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Dad Drops His 15-Year-Old Off At Mall Alone To Help Him Overcome His Social Anxiety, Sparking Debate

Photo: Shutterstock / Tzido Sun
Dad Drops His 15-Year-Old Off At Mall Alone To Help Him Overcome His Social Anxiety, Sparking Debate

An appreciative son came to Reddit to share his story about how his father helped him overcome his social anxiety — an unorthodox method in which his father left him alone at a strip mall when he was 15 years old.

Reddit’s “TrueOffMyChest,” is a subreddit that allows users to share their opinions on personal experiences — it serves as a way for users to speak their minds and get something off their chest; stories, situations, hopes for the future, or some other type of direct situation.

Many commentators understood the reasoning behind the Redditor's experience and shared their similar ones, but others felt the father was doing “the worst possible thing," for his child, possibly causing more trauma than help with overcoming his social anxiety.

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The father told his son to “dress up professionally” and took him to a strip mall.

Now dressed, his father told him to “go to as many stores as possible, ask to speak to someone in charge, introduce yourself, and ask them for a job. I’ll pick you up in an hour. Here’s some money for a meal or a taxi if need be.”

He went from store to store “shaking in his boots” with nothing but the clothes on his back and asked managers from different stores for a job. When his father returned, he told him that it went okay, “I don’t know if they’ll hire me but I tried.”

His father revealed that he didn’t expect him to get a job but wanted him to get used to talking to people and asking for what he wanted.

His father did this multiple times.

His father would later do something similar when he met with clients or vendors and waited in the car while his son went to ask for whatever was needed.

The now 24-year-old claimed that this helped him “tremendously in overcoming any social anxiety.”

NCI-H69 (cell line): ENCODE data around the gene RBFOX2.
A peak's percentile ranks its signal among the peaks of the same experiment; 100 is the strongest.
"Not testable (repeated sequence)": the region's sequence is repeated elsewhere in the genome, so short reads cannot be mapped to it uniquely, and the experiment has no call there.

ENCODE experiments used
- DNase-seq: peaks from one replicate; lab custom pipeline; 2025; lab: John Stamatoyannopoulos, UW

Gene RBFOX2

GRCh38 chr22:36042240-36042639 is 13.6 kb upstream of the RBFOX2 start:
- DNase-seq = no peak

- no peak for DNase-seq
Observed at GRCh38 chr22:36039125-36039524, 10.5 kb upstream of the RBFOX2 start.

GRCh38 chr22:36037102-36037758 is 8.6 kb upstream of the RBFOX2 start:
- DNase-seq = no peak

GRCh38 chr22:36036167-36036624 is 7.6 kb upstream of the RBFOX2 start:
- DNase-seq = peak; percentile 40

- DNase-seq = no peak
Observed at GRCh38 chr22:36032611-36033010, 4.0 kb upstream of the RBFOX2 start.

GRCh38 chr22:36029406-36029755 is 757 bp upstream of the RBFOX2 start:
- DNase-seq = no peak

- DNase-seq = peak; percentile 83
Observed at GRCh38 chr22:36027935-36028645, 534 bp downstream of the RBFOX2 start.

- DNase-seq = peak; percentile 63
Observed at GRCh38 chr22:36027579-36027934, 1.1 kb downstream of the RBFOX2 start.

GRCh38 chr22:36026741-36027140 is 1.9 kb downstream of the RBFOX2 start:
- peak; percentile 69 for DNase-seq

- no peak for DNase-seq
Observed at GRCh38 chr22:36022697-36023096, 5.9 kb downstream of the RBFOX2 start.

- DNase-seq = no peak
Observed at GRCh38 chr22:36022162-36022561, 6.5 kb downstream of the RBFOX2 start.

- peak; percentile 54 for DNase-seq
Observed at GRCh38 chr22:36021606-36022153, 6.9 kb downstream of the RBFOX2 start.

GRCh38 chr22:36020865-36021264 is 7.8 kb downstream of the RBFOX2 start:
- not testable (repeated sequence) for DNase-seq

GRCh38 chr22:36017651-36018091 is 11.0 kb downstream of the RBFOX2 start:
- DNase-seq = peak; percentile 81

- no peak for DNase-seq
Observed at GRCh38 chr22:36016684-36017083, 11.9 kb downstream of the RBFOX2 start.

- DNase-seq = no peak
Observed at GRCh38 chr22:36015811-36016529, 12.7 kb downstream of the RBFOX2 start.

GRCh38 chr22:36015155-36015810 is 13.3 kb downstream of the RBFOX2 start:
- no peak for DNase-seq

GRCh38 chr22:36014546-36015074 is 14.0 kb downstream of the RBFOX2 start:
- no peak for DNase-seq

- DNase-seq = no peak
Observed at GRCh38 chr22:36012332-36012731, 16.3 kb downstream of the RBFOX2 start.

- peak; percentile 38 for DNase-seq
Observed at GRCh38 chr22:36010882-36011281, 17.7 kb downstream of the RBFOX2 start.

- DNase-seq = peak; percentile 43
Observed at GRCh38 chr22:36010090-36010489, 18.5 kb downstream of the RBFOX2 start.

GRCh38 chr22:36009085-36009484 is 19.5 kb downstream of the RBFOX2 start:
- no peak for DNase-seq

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There were mixed reactions to the Redditor’s post.

Some Redditors shared that this method may not have worked for them as their social anxiety doesn’t apply in professional or clinical settings. Rather social settings “where there is no ‘task’ to be completed” is an entirely different situation.

Another Redditor by the name of “6ft9man” shared how he did something similar and pushed himself to have small talk with cashiers and waiters/waitresses.

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Some Redditors shared their similar — albeit more extreme — experiences.

One commenter shared their experience when their dad kicked them out of the house to buy lunch on their own and walk back. While it did help them gain confidence, the commenter “felt like a disappointment” because they were such a socially anxious being.

Others weren’t too thrilled about his father’s tactics.

A Redditor named “Punchee” suggested that while the intent was good-natured, it wasn’t the best way to handle a child with social anxiety. They then offered alternate solutions that would better help an individual with social anxiety.

Another Redditor went on to write how this father’s tactics “would have only made things worse.”

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A few Redditors felt the original poster was lying.

A commenter didn’t believe this story and proceeded to explain what a "real person with social anxiety" would do.

“[They] would have hid in the bushes and then lied once picked up.”

Some agreed, writing that there was a difference between feelings of anxiousness and an actual anxiety disorder.

And others came to the young man’s defense. User “DoctorNo6051” argued that there was no reason to view this post as fake. 

“You can experience anxiousness when in a social setting and not have real social anxiety.”

Thankfully the person who originally posted turned out fine. Ultimately, Reddit user “althimself” posted to speak on his positive experience, insisting his father's methods helped him learn to overcome his social anxiety.

While this post didn’t necessarily sit well with everyone on the Reddit forums, hopefully, the thread provided people with tips on how to (and how not to) get over their social anxiety.

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Ashley Darkwa-Anto is an editorial intern at YourTango who covers News & Entertainment.

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